Let’s face it: the art market, as it is, isn’t the most welcoming of environments. Even past the high financial barrier to entry, the air of stuffy exclusiveness makes the $65-billion sector downright opaque to anyone without access to insider’s knowledge or an art advisor. This, to Jordan Huelskamp, represents a loss for art commerce at large. “Any industry operating on this level of exclusion is limiting its overall potential,” she tells Jing Culture & Crypto. “The market’s elitism is actually backfiring by limiting the amount of art made, bought, and sold.”
Which is why blockchain technologies have been revelatory for market players and revolutionary for potential collectors. NFTs have promised to democratize art buying — by offering art at affordable prices, by fractionalizing ownership — while the opportunities offered by decentralization ultimately mean not some but all can participate in the space and marketplace.
This is where Huelskamp’s venture, Salon, enters the scene. Billed as “the world’s first decentralized art fund,” Salon represents a community of art collectors, creators, investors, and professionals which will collectively identify and acquire artworks. Members, who purchase voting rights via “Salon units,” will partake in blockchain-based voting and equity ownership, with their eventual shared art collection set to be hosted and displayed across their residences.
Huelskamp, as founder, is Salon’s first member. There is no fund manager leading the pack, but, as described, Salon is “effectively headless” — a decentralized autonomous organization backed by blockchain technologies that ensure consensus over a single authority.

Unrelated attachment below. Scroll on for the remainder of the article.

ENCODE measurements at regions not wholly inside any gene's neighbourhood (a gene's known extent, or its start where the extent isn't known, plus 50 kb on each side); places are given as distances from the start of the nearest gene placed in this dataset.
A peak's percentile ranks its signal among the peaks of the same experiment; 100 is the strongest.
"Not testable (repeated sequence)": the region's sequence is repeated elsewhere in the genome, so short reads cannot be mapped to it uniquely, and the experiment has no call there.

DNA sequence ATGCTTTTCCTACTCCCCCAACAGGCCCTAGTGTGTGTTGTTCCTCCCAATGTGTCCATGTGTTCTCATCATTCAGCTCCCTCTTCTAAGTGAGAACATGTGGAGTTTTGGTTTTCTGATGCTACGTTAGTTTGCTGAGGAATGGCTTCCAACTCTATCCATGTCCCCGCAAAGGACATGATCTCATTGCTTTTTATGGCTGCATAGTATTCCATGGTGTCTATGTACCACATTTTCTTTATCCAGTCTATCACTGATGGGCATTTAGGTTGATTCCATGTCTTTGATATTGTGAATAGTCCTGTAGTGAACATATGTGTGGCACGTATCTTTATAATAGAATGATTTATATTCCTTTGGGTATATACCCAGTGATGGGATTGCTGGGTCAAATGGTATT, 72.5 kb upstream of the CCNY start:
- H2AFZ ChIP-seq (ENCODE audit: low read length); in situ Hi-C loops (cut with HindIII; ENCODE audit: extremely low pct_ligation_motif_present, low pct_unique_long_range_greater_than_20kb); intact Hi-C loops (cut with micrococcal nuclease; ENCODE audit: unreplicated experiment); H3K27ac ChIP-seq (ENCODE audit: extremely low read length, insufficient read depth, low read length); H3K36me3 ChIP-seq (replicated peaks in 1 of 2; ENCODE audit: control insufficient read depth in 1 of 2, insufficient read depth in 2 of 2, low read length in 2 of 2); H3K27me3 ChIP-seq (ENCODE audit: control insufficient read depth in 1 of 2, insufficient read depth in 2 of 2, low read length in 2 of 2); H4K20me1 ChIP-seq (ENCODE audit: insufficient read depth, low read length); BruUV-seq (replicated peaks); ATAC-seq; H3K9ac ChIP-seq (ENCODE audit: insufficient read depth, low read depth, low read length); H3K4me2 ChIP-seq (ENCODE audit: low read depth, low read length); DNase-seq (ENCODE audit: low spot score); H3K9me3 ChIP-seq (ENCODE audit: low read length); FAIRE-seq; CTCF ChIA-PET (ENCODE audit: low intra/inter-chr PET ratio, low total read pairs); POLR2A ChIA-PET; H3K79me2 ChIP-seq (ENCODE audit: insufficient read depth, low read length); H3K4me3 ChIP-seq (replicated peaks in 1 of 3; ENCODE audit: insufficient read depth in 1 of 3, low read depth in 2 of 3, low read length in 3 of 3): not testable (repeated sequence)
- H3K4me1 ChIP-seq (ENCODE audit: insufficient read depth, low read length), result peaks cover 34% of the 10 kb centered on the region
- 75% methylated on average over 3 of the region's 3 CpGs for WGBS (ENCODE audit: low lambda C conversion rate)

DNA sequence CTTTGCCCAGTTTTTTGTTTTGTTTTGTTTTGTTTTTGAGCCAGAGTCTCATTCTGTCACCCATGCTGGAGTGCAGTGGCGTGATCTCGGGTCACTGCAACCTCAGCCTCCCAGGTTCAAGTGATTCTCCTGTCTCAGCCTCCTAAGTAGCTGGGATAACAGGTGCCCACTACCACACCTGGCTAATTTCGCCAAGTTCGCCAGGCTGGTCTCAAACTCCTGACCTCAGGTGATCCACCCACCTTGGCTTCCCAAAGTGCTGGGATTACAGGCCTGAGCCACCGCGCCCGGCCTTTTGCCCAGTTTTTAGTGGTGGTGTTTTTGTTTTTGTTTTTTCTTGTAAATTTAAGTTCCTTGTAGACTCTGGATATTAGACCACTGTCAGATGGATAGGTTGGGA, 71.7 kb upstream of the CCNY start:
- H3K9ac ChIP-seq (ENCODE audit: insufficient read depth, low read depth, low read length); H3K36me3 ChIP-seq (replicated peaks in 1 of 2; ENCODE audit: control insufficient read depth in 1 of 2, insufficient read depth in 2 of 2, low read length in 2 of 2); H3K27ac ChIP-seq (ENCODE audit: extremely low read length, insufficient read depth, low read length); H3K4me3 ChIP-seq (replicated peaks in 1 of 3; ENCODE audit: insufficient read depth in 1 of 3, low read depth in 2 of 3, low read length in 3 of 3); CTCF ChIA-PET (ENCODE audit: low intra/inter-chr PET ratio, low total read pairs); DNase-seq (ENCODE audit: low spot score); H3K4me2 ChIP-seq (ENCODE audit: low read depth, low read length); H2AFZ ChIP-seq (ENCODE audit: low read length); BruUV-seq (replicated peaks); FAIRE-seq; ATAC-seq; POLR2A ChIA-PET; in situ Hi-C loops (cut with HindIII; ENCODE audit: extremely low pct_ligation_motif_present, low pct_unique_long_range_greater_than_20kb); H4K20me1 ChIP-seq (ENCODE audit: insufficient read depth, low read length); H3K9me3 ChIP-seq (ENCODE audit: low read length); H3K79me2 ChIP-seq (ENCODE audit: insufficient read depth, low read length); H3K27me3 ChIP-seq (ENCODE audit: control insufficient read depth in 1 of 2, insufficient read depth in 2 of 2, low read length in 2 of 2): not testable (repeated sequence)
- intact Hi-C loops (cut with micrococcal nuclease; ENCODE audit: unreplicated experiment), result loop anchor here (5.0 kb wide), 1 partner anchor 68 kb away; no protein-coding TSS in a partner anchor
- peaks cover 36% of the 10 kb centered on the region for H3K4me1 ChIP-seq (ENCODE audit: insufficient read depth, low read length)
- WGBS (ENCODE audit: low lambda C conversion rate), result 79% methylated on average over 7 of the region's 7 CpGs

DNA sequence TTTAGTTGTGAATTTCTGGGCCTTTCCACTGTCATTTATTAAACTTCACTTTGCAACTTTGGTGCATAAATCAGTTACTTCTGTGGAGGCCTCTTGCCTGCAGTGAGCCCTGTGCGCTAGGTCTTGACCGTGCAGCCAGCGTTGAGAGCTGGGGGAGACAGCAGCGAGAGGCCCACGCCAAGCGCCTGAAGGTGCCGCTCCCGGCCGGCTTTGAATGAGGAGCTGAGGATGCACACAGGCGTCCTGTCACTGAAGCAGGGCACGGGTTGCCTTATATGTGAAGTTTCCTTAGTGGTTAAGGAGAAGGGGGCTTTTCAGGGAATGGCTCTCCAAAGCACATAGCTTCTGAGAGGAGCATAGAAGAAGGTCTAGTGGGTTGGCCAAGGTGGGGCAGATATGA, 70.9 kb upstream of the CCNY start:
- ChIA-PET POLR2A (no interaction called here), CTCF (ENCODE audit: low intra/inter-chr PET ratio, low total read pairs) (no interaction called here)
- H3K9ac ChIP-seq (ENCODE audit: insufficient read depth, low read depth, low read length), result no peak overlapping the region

“Community is essential,” emphasizes Huelskamp, who fittingly also serves as Head of Social at Artsy. “Salon’s decentralized model empowers members to leverage their access across global cities and gallery networks for mutual benefit,” she says. “By design, Salon grows stronger through the diversity of our members, drawing from the power of community.”
That said, she has been mindful of building “bulletproof compliance” into Salon. The fund is structured as a DAO wrapped in a LLC, with an operating agreement that limits members’ liability and fiduciary obligations. Currently, membership is capped at 100 participants and all members have to qualify as accredited investors. “Salon will evolve in lockstep with established legal precedent for decentralized organizations,” adds Huelskamp, “which may empower us to grow beyond 100 members or accept non-accredited investors, further reducing entry barriers to fine art investing.”
Since its limited launch earlier this year, Salon has acquired Hanna Hur’s 2021 painting “Nine,” a delicate, meticulous work that bears out the LA-based artist’s geometric leanings. According to Huelskamp, the fund does maintain “internal documentation and core collection values” that guide its acquisitions, though “by nature, decentralized organizations may vote at any time outside of those criteria — that’s the beauty of collective decision-making.”
Since 2020, DAOs have emerged a force in the art collecting landscape. The likes of PleasrDAO and Flamingo DAO have variously approached digital art collecting with mechanisms from communal investment to fractionalization, while single-purpose DAOs such as ConstitutionDAO and Spice DAO have formed (and then, un-formed) to purchase the one specific artifact.
However much the rationales of these collectives differ, they fundamentally put the power of a community behind a shared collecting goal. Their models don’t just make art buying and collecting accessible, but, through their narratives and ethos, might in turn add value to the art being acquired.
Such is Salon’s ambition. Huelskamp personally hopes for the DAO to collect works by emerging artists and for these purchases to “help propel an artist’s market, by acting as a vote of confidence in the same way a museum acquisition might.” That entails being in it for the long run — to establish trust, to forge connections with artists and galleries, to build “an institutional grade collection” — but Salon has its sights set far.
“My vision is for Salon to grow into a cultural tastemaker, an organization that can help further an artist’s career through each acquisition decision,” says Huelskamp. “I’ll know we’ve made it when I overhear someone at an art fair whisper, ‘I heard Salon just collected one of those.’”